"New Avengers" #7 from Jonathan Hickman and Mike Deodato continues to advance the grander Incursion epic in the background of a quieter, more personal story that seems a long time in the making. This issue presents interactions and repercussions from the series to date, giving readers a chance to be a fly on the wall in conversations between the Black Panther and Namor, Doctor Doom and Reed Richards as well as Maximus and Black Bolt. The only Incursion-related story movement is a casual conversation about the duration between Incursion events and mention of Beast taking a shift working with the Black Swan.
Hickman performs nicely in scripting the personal moments between these characters. The writer drops in enough quick scene changes to keep the story moving forward despite the lack of actual action in this issue. Doom knows something is afoot and aims to learn more. Panther and Namor do not conclude their discussion. Even the Inhumans become aware of more than they can see, despite their own king's silence. Hickman boils the emotion in these scenes to make them feel like action, which makes the lack of fisticuffs a bit of a letdown. This title is "New Avengers," so I'd like to see some avenging soon.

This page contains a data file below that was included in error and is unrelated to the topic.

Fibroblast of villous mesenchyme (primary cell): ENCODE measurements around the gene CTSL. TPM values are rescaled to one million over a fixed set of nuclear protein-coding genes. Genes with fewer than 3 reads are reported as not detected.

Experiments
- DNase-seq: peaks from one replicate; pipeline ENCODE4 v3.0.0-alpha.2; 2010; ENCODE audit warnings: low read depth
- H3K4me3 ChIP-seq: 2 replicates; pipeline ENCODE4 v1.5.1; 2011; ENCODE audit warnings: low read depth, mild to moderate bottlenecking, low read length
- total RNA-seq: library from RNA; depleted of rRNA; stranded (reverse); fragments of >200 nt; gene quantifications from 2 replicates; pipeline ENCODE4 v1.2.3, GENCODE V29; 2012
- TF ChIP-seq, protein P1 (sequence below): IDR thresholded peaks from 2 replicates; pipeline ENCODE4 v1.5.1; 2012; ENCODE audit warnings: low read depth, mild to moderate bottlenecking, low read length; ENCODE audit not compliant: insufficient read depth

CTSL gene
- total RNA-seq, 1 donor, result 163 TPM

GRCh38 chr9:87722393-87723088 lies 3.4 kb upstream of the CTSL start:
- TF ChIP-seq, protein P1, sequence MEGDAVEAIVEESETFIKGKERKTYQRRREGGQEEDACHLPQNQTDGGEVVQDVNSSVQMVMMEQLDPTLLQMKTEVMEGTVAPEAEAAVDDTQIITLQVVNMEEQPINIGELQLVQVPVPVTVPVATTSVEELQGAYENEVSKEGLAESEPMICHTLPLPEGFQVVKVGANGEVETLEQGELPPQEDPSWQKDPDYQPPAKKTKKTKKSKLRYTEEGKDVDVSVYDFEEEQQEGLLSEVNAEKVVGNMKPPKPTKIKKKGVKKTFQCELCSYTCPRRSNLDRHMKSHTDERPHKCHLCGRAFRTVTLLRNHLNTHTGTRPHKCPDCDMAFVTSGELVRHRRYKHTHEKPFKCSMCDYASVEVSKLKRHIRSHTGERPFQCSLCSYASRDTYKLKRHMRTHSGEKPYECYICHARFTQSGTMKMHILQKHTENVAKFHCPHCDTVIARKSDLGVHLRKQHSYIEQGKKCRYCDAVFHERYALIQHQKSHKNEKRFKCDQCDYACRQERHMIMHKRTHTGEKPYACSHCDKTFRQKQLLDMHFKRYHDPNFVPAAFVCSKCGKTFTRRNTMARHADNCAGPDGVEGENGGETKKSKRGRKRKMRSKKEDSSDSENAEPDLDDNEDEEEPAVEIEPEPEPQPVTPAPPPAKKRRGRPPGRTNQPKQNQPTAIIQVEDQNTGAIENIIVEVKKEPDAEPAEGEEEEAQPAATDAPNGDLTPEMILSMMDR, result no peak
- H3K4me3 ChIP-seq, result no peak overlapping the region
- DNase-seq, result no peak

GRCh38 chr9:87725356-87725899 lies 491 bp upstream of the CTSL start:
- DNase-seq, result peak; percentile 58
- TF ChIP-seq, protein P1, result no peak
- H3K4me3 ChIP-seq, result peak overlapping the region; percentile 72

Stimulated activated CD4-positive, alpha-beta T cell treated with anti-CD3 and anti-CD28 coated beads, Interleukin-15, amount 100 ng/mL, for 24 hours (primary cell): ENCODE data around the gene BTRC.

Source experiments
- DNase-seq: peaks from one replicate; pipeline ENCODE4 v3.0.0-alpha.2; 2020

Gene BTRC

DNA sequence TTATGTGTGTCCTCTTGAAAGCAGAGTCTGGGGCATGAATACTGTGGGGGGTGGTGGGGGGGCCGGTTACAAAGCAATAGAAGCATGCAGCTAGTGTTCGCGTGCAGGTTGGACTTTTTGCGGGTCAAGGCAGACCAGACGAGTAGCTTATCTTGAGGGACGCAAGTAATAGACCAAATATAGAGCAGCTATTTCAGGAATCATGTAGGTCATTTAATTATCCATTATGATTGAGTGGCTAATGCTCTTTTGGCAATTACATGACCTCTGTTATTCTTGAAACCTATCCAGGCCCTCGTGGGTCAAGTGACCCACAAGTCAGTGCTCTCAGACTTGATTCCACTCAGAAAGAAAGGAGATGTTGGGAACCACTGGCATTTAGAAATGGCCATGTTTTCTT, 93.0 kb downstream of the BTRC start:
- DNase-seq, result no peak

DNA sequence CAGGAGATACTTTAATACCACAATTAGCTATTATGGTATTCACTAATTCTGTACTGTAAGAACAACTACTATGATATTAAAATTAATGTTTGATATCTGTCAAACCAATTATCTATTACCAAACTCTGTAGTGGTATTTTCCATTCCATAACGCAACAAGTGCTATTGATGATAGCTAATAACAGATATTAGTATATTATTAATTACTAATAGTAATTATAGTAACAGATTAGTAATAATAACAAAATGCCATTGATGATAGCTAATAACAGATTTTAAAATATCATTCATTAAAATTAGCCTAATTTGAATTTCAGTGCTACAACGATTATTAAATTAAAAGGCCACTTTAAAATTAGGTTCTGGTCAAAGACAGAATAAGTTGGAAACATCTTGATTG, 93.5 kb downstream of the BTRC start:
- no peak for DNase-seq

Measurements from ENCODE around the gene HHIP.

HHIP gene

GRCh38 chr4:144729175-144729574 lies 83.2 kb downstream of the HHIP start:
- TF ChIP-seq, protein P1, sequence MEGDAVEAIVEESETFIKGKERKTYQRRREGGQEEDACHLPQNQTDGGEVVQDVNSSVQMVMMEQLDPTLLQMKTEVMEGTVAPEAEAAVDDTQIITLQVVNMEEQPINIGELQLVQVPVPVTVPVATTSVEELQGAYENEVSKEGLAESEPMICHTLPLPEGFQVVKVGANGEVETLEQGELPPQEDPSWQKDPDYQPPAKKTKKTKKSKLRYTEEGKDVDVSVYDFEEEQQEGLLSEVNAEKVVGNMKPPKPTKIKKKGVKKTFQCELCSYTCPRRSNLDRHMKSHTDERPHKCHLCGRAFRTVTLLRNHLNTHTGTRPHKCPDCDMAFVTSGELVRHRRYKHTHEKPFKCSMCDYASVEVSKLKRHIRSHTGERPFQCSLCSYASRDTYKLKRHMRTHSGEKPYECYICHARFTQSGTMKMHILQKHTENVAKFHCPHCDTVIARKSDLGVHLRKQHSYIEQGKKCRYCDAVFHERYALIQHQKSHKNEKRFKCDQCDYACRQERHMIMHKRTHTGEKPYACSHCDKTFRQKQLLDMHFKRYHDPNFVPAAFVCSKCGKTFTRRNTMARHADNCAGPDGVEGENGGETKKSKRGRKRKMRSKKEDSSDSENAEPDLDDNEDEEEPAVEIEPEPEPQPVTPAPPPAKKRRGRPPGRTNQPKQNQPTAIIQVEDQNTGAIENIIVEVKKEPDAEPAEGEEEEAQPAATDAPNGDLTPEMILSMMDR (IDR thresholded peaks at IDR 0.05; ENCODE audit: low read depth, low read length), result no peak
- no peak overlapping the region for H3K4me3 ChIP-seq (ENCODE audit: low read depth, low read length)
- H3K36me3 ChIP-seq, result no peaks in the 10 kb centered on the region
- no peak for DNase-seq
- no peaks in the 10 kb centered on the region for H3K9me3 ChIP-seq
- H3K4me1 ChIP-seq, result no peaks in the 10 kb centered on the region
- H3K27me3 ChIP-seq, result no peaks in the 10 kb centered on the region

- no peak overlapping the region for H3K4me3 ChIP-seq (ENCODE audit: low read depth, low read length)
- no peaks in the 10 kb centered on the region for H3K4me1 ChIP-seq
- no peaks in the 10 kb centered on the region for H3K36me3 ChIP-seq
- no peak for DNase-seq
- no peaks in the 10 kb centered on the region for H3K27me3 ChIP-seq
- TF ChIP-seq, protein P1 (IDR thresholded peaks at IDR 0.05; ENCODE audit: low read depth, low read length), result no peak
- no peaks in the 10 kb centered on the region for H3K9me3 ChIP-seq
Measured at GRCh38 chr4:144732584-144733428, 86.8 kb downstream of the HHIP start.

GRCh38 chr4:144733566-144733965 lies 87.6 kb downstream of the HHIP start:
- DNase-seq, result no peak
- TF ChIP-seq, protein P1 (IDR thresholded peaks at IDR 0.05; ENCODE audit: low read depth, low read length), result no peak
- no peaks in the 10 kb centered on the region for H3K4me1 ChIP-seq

What I do see in "New Avengers" #7 is an artistic change from Steve Epting to new penciler Mike Deodato. I'm not Deodato's biggest fan, but he is a nice fit for the Illuminati. Each of these characters is distinct enough to play to Deodato's style nicely. Unfortunately, each of their female counterparts who appear in this book is depicted navel-up so we get some bizarre composition and awkward anatomy to remind us that Deodato is not as realistically grounded as Epting. Still, Deodato's lines have energy to them that simply was not present in Epting's work. Colorists Frank Martin and Rain Beredo join Deodato with this issue, but adhere to the hues already established in the previous half-dozen issues. The book is still very dark visually, but that plays to the doom, gloom and subterfuge Hickman is crafting this story around.
"New Avengers" #7 might not be as severe towards the outcome of the series as a whole or to its larger place in the grand tapestry of the Marvel Universe as "Infinity" nears, but these smaller, personal moments help readers reconnect with the characters. While Black Panther has proven ineffective in holding a title of his own recently, Hickman's work with the character here as well as in "Fantastic Four" and "FF" has rekindled hope in that regard. If nothing else, we're at least guaranteed more of Hickman writing some significant developments in the life of the King of the Dead.